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One of the reasons that the writings of Decartes in the period of the 17th century are considered so important is that he was attempting to answer questions which stretched back thousands of years before him and are still hotly debated centuries later to this present day. He philosophised in a time when there was a rebellion to the uncontested philosophy which had stood since Aristotle's age nearly 2000 years earlier, in a time called the 'enlightenment'. He was a major figure of revolutionary philosophy seeking to provide proofs and theories which would become as widely respected as Aristotle' themselves were in a less enlightened world.
His most notable work is known as his 'Methods and Meditations', involving a mathematical approach utilising the inherent logic within mathematics to tackle any and all fields of human inquiry. He believes that "only the things I conceive clearly and distinctly have the power to convince me completely" (Descartes, Discourse On Method And The Meditations, p147), and so by concerning himself with the very definition of something can assess its irrefutability and so genuine existence.
Decartes' theory on the existence of God is debated in his fifth meditation entitled 'Of the Essence of Material Things; and, Once More of God, that He Exists'.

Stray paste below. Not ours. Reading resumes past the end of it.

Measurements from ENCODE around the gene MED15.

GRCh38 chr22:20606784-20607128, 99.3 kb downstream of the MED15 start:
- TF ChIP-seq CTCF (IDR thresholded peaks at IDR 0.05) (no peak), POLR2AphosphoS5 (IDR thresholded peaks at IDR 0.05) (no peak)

During this meditation several analogies are presented and some mathematical facts are used as proof between the minds ability to perceive and the irrefutable essence of things. I shall attempt to summarise concisely his key arguments and proofs. Decartes asks us to consider what we think of as being a triangle, what is the "certain determined nature or form or essence of this figure" (Decartes, Discourse On Method And The Meditations, p143).
In doing so we reveal to ourselves what a triangle 'is', and how it can not depend on a persons mind or be something just invented by us.
For example, the fact that its angles add up to 180i?? and the square of the hypotenuse length equals the sum of the squares of the other two sides. These are the things about a triangle which are forever true for all triangles, even those not yet imagined by ourselves when we fist think of a triangle, and so are a true and clear conception of a triangle. Hence, any shape can be imagined and its properties deduced as mathematical certainties and so an irrefutable truth of its reality be obtained.
As stated by Decartes himself "can I not derive from this an argument and a proof demonstrating the existence of God? (Decartes, Discourse On Method And The Meditations, p144). At this point Decartes considers what truths would have to pertain to a God that did exist. For example, a 'triangle' could not be a triangle if its angles did not add up to 180i?? and so likewise an omnipotent and perfect God which can be conceived in ones mind, by its very conception its existence is encompassed in perfection. Nothing could be perfect if it lacked the perfection of existence. It is the nature of God to exist. To commensurate this he presents us with an analogy saying that if he can conceive a mountain, then it is impossible for him not to conceive a valley also.